Skip to comments.Federal court orders Wisconsin Legislature to redraw maps
Posted on 01/30/2017 9:28:48 AM PST by Olog-hai
A panel of federal judges has ordered the Wisconsin Legislature to redraw legislative boundaries by November, rejecting calls from those challenging the maps to have the judges do the work.
The three-judge panel released its decision in the redistricting case Friday. The state is expected to ask the U.S. Supreme Court to take the case.
State attorneys had asked for the Republican-controlled Legislature to be allowed to draw the maps if the Supreme Court orders them redone. Democrats who sued over the boundaries wanted the judges to do that.
(Excerpt) Read more at fox6now.com ...
Liberals trying to get the courts to do for them what they can’t get at the ballot box.
Final outcome should be little difference.
The real problem is that Republicans don't use their majorities to destroy Rats in permanence as they should, so the vermin are always destroying non Rats even when Rats are in minority.
POUND SAND, FEDS !
Jerry Nadler is the representative of the Upper West Side liberals. But he represents the West Side from about Columbia University, just north of Central Park, all the way down to the Battery ... BUT Then his district jumps over into Brooklyn, having a thin strip along part of the waterfront and then a strip that is basically one street wide and THEN expands and grabs all of Borough Park and parts of Bensonhurst.
Why? What's wrong with the rest of Manhattan? What is the connection between the Upper West Side and Borough Park? Answer: Jewish voters. He needs all the Jewish voters in Borough Park, so we don't have compact districts.
I'm sure that this will get redrawn eventually. Too many Asians moving into the Brooklyn parts of his district.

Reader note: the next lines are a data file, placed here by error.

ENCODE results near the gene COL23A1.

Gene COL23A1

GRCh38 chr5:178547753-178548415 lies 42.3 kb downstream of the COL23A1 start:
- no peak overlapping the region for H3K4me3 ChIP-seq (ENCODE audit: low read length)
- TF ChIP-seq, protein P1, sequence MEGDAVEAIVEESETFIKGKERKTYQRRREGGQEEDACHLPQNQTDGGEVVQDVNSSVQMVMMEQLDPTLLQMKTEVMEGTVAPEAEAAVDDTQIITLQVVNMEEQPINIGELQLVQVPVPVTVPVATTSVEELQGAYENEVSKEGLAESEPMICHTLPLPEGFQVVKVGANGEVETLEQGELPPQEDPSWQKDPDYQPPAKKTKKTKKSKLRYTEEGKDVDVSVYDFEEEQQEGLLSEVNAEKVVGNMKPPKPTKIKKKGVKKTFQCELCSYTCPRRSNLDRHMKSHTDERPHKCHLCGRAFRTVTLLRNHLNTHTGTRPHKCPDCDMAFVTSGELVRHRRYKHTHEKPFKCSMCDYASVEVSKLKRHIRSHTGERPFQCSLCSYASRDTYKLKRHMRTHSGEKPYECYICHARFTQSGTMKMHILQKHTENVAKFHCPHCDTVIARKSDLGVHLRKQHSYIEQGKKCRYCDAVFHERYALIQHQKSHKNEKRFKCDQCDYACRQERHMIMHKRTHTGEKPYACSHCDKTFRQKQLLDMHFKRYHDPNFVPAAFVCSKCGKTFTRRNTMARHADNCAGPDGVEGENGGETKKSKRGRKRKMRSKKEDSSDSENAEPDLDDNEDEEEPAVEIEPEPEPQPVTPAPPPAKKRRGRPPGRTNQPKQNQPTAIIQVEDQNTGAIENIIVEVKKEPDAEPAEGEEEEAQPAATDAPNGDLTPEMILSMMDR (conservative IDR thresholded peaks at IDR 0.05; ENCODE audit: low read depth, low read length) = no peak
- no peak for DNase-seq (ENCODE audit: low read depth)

True on all accounts. Good post.
Topical article. Thanks for posting.
Well, the Supreme Court has hacked away pieces of that, such as the coverage formula. It’s not invulnerable, especially insofar as it distorts the amendments that it originally claimed legitimacy on.
Funny, Colorado courts didn’t have a problem when it redistricted Boulder with Loveland, CO.
Loveland is very conservative, Boulder is practically communist.
Higher population in Boulder negated Loveland.
Here is Georgia's gerrymandering map:
If the court won’t themselves redraw the map then the Legilature should send back the same maps.
Without such a map, it could endanger the Republican majority.
So they’ll draw very similar lines.
They never demand this when the left gerrrymanders the maps.
Look at illinois’ maps.
I know; amazing.
The article points out that the Supreme Court is supposed to get this next; probably when the new appointee is in there.
There are problems and opportunities to this case:
The problem concerns the court dismissing all the care put into the following criteria: (1) districts of approximately equal size (less then 1 percent from ideal), (2) minimizing the number of incumbents put into the same district, by the incumbent’s residence (sometimes called incumbent protection), (3) protecting existing majority-minority districts, and (4) minimizing the number of counties and municipalities split. To the court, it seems that these are constraints don’t count. Only partisanship counts and it (partisanship) is predominant. The prevailing Supreme Court decision is that as long as partisanship isn’t predominant, partisanship is o.k.
The opportunity is that if the case establishes a presumption that redistricting that is too effective is presumed unconstitutional, then we get to challenge the screwy districts of the other party.
I would like to comment on something discussed by the court but apparently not with any understanding. Excessive partisanship in gerrymandering is self-defeating. Florida showed us that. In Florida, the Republican got greedy and tried to create an overwhelming edge in Congress. But, 2012 wasn’t such a good year for Republicans as was 2010. As a consequence, we lost seats instead of picked up seats.
BOTTOM LINE: Courts need not worry about excessive partisanship. Swings in voting will undermine excessive partisanship. The court shouldn’t worry too much about partisan gerrymanders. Without saying the courts will never intervene, the courts should say while they reserve the right to intervene, normally they will not. This, by the way, is my reading of the prevailing Supreme Court decisions on partisan redistricting.
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